How I live: Edouard Massih

The chef, caterer and owner of Brooklyn’s new specialty Lebanese market Edy’s Grocer shares his daily routines, inspirations and favourite local spots.
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In the past few months, Edouard Massih – owner of a small Lebanese deli in Greenpoint, Brooklyn – has received press that most small business owners would kill for: a long, glowing profile in New York Magazine; an interview in The New Yorker about the 26-year-old’s ‘tantalising’ food; plus coverage in Thrillist, Eater, Time Out and local news. And amid it all – and in the middle of a pandemic – a seven-day schedule packed with cooking, planning and plotting even bigger things.

Edouard, also known as Edy, is trying to build a food empire. ‘It’s very difficult,’ he says of the demands of the modern chef-entrepreneur. ‘You have to be the face, the voice, the cook. You have to be authentic and care about your culture, heritage, everything.’

Born in Lebanon, Edy moved to the US when he was 10. By his early 20s, he was at the helm of his own catering company, supplying food for a ballooning client base of brides, bar mitzvahs and fashion shoots through word of mouth. It was only last summer that he made the transition to shop owner – the result of a bit of luck, good timing and a woman named Maria. 

Back in the late seventies, Maria Puk opened Maria’s Deli, a market in Greenpoint, Brooklyn, serving sandwiches and Polish specialties. When Edy moved to the area in 2015, the pair became fast friends, and they often talked about how Edy could one day own the place. When Maria’s closed temporarily during the pandemic, the opportunity finally presented itself. Edy used savings from his catering gigs to buy the 850 sq ft space from Maria and transformed it into a specialty Lebanese food shop and deli.

Today, Edy and his team sell a full menu – from breakfast (bacon, egg and cheese empanadas; labneh toast) and lunch (Lahm bi Ajin, a Lebanese meat pie), to coffee and baked goods (salted tahini brownies; lemon rosewater cakes), and a fridge full of mezze (from baba ganoush to honeycomb ricotta).

Since opening, he’s felt the heat – not only from the stresses of running a food-service job in a tough market, but from other Lebanese people. ‘They put this pressure on me, saying, “This isn’t authentic” or “This isn’t how my grandmother made it”. But it’s not about how your grandmother made it, you know? It doesn’t matter if she added pine nuts or an extra lemon or used lamb instead of beef. That isn’t what it’s about. It’s about introducing Lebanese food to more people in Brooklyn, whether they’re American, French or Russian. This is for you – but it’s also for them.’

His long-term goal is to grow the business enough so that he can step back from the shopkeeper role and work on a cookbook and then, perhaps, get into television. Until then, it’s full steam ahead. ‘Even on a day when things are running smoothly, there’s always something. There’s never a dull moment – ever, ever.’

At home

‘I’ve been in my current apartment since December 2020. I lived in a beautiful townhouse before this, but the owners sold it during the pandemic, so I got kicked out. A lot of townhouses were sold, actually, and a lot of people moved. Moving in December was difficult, with the store and the holidays. I only had a month to find a place, and our deli fridge broke that week. It was just a lot.’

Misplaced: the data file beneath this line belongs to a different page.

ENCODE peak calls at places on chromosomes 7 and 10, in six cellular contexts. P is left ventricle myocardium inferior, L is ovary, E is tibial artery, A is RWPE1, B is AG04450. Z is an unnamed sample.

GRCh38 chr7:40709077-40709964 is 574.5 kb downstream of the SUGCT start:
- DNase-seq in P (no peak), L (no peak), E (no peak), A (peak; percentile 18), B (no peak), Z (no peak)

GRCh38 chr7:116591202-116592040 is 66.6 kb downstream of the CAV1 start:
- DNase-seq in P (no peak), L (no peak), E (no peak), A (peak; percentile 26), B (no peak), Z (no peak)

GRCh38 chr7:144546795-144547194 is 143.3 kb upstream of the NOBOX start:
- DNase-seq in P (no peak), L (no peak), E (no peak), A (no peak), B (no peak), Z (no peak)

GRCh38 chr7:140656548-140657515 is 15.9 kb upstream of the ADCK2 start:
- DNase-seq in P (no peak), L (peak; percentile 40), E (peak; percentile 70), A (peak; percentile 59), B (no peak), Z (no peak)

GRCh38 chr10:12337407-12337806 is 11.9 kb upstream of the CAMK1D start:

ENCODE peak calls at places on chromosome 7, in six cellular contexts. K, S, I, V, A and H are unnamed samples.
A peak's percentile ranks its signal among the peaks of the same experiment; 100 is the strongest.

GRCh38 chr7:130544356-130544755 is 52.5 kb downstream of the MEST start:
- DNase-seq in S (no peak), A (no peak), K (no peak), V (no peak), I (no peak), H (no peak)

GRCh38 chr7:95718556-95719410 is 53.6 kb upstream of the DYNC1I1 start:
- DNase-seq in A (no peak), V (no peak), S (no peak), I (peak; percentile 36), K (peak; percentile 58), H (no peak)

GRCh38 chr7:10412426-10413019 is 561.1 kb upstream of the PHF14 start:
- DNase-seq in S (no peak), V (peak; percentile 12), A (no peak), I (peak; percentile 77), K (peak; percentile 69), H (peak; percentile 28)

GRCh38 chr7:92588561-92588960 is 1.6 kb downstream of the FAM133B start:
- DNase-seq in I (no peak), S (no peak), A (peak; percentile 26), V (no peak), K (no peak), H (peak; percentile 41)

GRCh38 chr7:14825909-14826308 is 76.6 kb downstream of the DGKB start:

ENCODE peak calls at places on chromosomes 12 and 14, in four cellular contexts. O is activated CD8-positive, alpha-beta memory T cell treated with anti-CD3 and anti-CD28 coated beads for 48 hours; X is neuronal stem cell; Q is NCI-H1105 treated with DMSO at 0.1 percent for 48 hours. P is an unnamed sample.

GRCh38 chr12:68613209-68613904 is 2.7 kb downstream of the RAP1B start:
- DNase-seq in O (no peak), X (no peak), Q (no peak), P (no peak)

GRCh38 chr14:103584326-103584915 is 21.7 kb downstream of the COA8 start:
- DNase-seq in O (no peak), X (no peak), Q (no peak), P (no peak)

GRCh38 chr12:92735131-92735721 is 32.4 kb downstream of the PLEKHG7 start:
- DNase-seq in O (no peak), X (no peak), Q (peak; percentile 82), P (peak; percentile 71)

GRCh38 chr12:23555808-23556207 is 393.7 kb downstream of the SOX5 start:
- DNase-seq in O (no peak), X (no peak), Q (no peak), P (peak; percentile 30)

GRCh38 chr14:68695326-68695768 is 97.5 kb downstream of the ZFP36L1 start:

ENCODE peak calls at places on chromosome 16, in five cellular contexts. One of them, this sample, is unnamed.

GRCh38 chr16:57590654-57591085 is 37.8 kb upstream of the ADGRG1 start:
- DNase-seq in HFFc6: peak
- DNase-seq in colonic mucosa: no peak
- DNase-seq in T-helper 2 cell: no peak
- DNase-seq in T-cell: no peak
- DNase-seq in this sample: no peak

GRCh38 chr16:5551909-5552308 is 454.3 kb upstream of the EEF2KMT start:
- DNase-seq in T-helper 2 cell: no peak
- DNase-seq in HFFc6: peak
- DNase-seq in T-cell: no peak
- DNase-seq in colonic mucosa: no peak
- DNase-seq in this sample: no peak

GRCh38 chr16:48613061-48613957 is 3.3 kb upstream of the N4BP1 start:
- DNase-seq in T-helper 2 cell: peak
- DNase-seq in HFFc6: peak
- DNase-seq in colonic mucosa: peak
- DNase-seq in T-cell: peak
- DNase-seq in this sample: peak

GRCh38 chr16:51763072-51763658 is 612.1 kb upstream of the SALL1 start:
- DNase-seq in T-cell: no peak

To-do lists are one of Edy’s big tricks for getting stuff done. ‘I have lists for everything,’ he says. ‘We have a shopping list in the kitchen, a front-of-house list on a whiteboard, a prep list on the fridge, a social media list, ordering and paper goods lists; I have a to-do list with my assistant. I think catering taught me that it was the only way to stay on top of things, especially in a kitchen and running a business.’

Into the crystal ball

Where does Edy want to be in one year’s time? ‘I’d like to see the store run on its own,’ he says.’The plan for me is to start getting out of the kitchen so I can focus on other things and make the business grow. But it’s not very realistic. I laugh and say I’m going to take two days out of the kitchen and even that doesn’t happen. So to take seven days out of the kitchen... Maybe in a year. Unless I’m out of the kitchen, I’m not going to give the cookbook the time it needs.’

What's for breakfast?

‘I love our bacon, egg and cheese empanada with everything seasoning and tomato jam. I’ve actually never liked something that I invented as much as this. I could eat it literally every single day and not be angry. I also try my soups in the morning, which is a great way to start your digestive system. It’s soothing for the body, especially on a cold day.’

Becoming pet-friendly (...maybe)

Recently Edy has been thinking about getting a pet – a dog, though, definitely not a cat. ‘I absolutely despise cats. I lived with one when I first moved to NY and that cat made me hate cats forever,’ he says. 

‘I grew up in Lebanon and we’re not really pet people in the Middle East, but ever since owning the store I don’t know what’s going on with me. Everybody that comes in has a dog and everybody I work with is in love with dogs. It’s brushed off on me and I’ve been thinking about getting a pet. I’m going to be dog-sitting for the first time ever in a few weeks, so we’ll see how that goes. This is really outside of my comfort zone.’

This article was first published in Courier issue 40, April/May 2021. To purchase the issue or become a subscriber, head to our webshop.

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